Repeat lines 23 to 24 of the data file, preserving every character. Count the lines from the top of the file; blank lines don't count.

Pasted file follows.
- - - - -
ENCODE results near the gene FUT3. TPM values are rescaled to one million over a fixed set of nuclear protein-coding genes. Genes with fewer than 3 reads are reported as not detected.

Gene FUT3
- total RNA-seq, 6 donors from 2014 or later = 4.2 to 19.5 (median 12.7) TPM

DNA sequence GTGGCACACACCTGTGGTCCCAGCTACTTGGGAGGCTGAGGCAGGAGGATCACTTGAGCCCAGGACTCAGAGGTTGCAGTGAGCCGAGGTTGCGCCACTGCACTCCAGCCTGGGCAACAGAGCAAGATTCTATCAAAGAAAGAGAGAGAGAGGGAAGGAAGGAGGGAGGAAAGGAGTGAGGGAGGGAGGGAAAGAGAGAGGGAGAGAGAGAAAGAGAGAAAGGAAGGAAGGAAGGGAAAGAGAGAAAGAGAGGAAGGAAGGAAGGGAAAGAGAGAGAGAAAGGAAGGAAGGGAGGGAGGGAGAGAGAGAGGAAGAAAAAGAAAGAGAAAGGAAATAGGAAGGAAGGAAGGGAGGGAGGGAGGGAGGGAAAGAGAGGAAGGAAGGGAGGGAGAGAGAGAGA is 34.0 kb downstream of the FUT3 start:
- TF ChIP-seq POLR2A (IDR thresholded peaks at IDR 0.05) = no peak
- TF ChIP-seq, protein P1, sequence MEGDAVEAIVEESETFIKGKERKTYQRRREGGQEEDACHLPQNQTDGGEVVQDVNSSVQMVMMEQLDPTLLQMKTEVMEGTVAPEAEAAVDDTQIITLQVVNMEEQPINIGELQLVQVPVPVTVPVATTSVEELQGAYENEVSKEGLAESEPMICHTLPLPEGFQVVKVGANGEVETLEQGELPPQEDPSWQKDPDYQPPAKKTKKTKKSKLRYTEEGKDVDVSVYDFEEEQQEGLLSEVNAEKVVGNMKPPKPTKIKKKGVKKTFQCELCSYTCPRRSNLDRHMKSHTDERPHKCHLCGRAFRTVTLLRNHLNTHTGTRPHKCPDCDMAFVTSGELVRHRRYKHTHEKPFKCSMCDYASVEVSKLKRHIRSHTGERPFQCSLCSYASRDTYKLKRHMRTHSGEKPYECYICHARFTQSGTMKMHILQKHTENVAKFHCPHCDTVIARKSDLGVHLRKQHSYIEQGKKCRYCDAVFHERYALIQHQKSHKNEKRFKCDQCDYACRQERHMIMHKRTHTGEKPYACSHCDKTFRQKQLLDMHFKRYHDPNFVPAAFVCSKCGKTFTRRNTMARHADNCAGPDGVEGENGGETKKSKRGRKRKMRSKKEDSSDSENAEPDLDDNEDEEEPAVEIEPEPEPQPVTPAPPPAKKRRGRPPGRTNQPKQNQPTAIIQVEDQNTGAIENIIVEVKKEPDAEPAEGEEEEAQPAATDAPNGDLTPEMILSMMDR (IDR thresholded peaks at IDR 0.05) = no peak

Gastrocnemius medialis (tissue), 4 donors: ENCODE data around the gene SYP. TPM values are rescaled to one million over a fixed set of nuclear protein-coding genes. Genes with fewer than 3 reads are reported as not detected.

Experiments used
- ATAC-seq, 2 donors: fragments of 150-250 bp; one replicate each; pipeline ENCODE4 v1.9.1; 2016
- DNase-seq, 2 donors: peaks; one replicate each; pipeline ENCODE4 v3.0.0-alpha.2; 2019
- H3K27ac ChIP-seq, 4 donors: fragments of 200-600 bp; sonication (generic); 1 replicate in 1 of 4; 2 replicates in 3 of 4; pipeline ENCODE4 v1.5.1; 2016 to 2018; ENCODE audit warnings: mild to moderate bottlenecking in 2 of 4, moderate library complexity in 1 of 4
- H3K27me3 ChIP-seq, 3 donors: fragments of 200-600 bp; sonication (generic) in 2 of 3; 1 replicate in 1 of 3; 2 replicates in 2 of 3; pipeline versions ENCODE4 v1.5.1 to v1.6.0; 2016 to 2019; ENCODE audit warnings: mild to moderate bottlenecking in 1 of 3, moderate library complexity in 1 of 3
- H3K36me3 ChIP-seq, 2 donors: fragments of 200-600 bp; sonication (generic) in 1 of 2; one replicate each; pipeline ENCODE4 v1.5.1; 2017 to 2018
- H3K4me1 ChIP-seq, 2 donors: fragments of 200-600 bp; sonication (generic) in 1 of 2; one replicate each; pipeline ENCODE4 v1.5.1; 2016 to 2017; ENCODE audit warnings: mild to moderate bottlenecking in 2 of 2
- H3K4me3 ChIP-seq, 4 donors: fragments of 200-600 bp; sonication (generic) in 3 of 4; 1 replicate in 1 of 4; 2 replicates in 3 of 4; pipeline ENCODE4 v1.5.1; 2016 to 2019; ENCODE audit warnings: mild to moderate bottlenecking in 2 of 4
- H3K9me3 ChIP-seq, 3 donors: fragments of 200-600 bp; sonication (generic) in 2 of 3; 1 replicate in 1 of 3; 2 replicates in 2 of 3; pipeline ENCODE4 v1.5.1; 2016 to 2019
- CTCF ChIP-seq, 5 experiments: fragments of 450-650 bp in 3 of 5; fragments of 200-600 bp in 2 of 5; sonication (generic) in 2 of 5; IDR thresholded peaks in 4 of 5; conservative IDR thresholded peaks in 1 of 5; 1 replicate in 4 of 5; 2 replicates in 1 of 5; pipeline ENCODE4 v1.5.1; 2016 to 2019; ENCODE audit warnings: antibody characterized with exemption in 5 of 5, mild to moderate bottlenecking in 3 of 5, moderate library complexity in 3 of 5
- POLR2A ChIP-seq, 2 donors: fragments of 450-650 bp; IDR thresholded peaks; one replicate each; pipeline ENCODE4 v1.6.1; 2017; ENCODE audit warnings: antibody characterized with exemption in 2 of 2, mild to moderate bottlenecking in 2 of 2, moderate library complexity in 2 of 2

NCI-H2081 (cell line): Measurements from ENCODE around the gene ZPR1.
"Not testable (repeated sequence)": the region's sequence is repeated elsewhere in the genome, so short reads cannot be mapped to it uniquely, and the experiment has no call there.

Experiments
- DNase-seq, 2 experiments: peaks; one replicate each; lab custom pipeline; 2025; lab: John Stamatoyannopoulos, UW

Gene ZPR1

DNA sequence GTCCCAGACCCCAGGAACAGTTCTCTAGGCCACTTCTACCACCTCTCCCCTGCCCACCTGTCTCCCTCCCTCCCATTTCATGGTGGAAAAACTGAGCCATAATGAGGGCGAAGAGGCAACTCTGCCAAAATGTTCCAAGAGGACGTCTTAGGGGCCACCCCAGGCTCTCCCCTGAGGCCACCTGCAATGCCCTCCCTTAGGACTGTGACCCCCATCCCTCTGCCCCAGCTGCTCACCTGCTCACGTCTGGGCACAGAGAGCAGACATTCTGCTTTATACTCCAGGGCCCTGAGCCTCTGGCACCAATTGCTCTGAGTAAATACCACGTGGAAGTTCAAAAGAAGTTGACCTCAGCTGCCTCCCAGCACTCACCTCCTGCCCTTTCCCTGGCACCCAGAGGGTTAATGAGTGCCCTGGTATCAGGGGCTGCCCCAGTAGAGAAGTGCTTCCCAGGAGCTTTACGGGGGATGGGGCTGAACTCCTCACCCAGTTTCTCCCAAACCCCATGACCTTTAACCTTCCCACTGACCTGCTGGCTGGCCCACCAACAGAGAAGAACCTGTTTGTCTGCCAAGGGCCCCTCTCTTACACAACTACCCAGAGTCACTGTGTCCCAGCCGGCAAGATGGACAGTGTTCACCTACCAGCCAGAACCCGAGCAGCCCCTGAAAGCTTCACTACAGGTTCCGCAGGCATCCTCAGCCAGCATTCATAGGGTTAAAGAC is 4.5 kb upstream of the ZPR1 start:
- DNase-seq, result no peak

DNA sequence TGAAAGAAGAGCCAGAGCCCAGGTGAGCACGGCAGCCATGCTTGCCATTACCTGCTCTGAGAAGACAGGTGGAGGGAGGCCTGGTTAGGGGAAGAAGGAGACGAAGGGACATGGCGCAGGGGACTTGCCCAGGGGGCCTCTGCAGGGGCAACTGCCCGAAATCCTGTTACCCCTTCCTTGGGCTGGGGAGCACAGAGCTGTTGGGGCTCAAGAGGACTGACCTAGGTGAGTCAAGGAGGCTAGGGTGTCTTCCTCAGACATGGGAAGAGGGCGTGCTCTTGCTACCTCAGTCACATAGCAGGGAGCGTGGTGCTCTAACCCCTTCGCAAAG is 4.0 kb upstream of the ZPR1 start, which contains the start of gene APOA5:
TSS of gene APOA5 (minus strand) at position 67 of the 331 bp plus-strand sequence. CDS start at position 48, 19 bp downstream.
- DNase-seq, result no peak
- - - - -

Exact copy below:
Gene ZPR1

DNA sequence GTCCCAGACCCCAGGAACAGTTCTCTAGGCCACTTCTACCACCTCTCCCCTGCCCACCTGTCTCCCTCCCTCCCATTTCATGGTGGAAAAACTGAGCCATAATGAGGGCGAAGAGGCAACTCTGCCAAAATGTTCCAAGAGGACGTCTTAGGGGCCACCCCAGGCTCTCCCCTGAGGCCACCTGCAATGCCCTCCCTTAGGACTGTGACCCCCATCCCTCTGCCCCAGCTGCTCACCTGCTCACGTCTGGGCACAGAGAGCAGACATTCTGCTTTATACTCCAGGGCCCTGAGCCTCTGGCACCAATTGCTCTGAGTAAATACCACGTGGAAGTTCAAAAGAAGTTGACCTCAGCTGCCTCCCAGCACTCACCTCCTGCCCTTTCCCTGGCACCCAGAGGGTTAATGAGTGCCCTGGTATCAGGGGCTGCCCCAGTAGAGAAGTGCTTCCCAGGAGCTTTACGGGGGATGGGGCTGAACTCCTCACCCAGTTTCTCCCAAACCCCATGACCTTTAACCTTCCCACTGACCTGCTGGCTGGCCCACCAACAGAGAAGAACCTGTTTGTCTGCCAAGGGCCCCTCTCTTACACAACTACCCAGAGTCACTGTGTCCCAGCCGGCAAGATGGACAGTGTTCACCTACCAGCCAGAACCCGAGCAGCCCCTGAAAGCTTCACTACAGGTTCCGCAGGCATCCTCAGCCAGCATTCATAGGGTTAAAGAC is 4.5 kb upstream of the ZPR1 start: